Happy haby hunting!
Emily

Lucy Tartan said...

It will cost me a bit of pain to stop shopping at Spotlight. their fabric is mostly rubbish but they're pretty good for interfacing and basic notions and so on.

The retro shop you mentioned Kate, if it's the one I'm thinking of, is called Flashback and it sells nice vintage fabrics at ridiculously expensive prices. Good if you want a bit of 1970s Finlandia and can't be bothered trawling eBay or the op-shops.

Other Kate - I think knits are MUCH harder to work with than wovens!

Fabric hoarding works for me, too. Melbourne is really lucky for fabric shops, I admit that. Darn Cheap sounds terrible but is actually utterly brilliant. They sell ends of rolls bought from those designers who still manufacture in Collingwood and Preston.

cristy said...

I have justed started to learn to sew and currently have a sewing machine on loan for three months.

I have only made one skirt so far and since it was under close instruction it looks good. The concerning thing is what my next piece will look like...

I always thought that spotlight sold light fittings until all this controversy broke out. Now I will never walk in the door to see how very wrong I was.

kate said...

I've just been instructed that this weekend's birthday boy would like a softie. Now I have to go and buy stuffing from somewhere that is not Spotlight...

Other Kate, I'd suggest starting with plain non-stretchy or satiny fabrics - practice making up square cushions or similar and then work up to more complicated things like clothes.

Cousin Sonja said...

If anyone wishes to take their protests against Spotlight even further, you can send an email to the owners of Spotlight via
http://www.rightsatwork.com.au/campaigns/spotlight.

World peace and a speedboat, I agree about the dire state of Sydney fabric shopping, but have you checked out Tessuti's in the Mid-City Centre? They sell a lot of ex-designer fabrics, and have some very nice things.

cousin sonja said...

actually, Tessuti is in the Glasshouse in the city, not the mid-city centre. sorry!

dogpossum said...

argh.
spotlight is my #1 fabric shop. i live in brunswick, and while i do shop around (rathdowne remnants, esp), there's one on sydney rd which i'm boycotting as the owner shocked me silent the other day with some horribly, horribly racist and offensive swearing at a couple of muslim ladies.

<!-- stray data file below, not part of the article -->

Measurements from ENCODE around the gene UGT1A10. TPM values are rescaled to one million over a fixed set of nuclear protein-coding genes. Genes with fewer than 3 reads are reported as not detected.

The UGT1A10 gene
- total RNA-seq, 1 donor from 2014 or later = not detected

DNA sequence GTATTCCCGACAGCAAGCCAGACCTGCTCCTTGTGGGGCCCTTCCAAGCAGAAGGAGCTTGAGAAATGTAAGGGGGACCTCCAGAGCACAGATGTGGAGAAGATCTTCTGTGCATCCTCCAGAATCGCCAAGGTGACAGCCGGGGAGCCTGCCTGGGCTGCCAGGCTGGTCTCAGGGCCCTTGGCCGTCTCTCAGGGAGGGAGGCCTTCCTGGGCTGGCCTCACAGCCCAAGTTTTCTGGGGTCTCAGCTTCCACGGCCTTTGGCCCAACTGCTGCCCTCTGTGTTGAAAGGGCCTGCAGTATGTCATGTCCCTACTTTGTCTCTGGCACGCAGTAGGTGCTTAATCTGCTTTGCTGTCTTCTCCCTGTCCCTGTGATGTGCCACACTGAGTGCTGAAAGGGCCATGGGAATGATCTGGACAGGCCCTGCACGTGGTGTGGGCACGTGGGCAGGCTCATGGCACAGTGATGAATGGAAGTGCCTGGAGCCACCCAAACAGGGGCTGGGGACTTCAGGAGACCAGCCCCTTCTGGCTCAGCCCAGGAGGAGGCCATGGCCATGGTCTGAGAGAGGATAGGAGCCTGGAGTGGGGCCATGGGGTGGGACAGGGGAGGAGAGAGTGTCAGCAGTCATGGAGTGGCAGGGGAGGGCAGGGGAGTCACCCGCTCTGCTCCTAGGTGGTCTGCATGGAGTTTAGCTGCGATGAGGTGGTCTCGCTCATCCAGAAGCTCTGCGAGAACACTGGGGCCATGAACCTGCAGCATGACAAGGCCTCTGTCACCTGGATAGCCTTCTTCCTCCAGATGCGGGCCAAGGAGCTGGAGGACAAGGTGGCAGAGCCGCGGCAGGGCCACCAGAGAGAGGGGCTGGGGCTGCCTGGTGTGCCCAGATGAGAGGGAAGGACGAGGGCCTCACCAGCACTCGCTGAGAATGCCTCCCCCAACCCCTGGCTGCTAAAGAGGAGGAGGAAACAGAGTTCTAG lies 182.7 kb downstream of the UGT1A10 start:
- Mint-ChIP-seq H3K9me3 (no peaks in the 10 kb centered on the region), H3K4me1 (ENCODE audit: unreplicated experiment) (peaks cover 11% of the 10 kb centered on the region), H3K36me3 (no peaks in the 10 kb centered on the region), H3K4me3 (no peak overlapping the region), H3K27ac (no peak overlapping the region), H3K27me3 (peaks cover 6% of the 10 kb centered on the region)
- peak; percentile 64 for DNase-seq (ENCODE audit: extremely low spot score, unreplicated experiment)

i also have friends who work for spotlight, so i'm kind of torn.

...btw, I'm one of those people in the ill-fitting home-made clothes you see in fabric shops. I like to think it makes me more interesting.

fluffy said...

The Spotlight in Brunswick is absolutely atrocious and I don't go there unless I absolutely must. They've somehow turned a perfectly viable fabric shop into a chaotic junkyard manchester come homewares come $2 shop come drapers come upholsterers etc etc. Everytime I go there I come away annoyed.

Further to Elaine's recomendation, G.J.'s Discount Fabrics is at 443 Lygon Street, Brunswick. The ladies there are quite lovely as well. The front room is more for the quilters, but don't leave without checking out the treasure trove in the back room.

Helen said...

I gave up sewing in about 1994, but I'll continue not to buy fabrics from Spotlight, so there!!

There is a fabrics warehouse in Brunswick st Fitzroy which used to be good, as I've been out of it (ahem) I don't know about them now. And yes, Dimmeys (and Forges in Footscray, which is actually Dimmeys in disguise) is one of those places where you sift through piles of shite and find a gem.

This post reminds me of an old one of mine, (one I just ran up on the old machine, no darts or anything like that) of the tragedy of a hardware store-ophile having to boycott Bunnings because of its link to Gunns woodchipping.

Brownie said...

oh it's just like burning our Draft cards.
Spotlight in Ballarat is now a huge department store selling party supplies as well and I am happy to join you in cutting up my card.

Lucy your photo above is lovely - the mashed raspberry colour looks so good with the lichen green fabric. I spend a lot of time admiring the work of others craft blogs.
Copperwitch has very pretty floral mice for sale, and anyone who thinks John Quiggin with his 126 incoming links is a major blogger, will be struck speechless to discover that the legendary Melbourne Loobylu blog is linked to by 800 other bloggers.
Sewing is the new Rock n roll, so rock on.

Lucy Tartan said...

I cut up my card and posted it back with a note saying why. That will show them.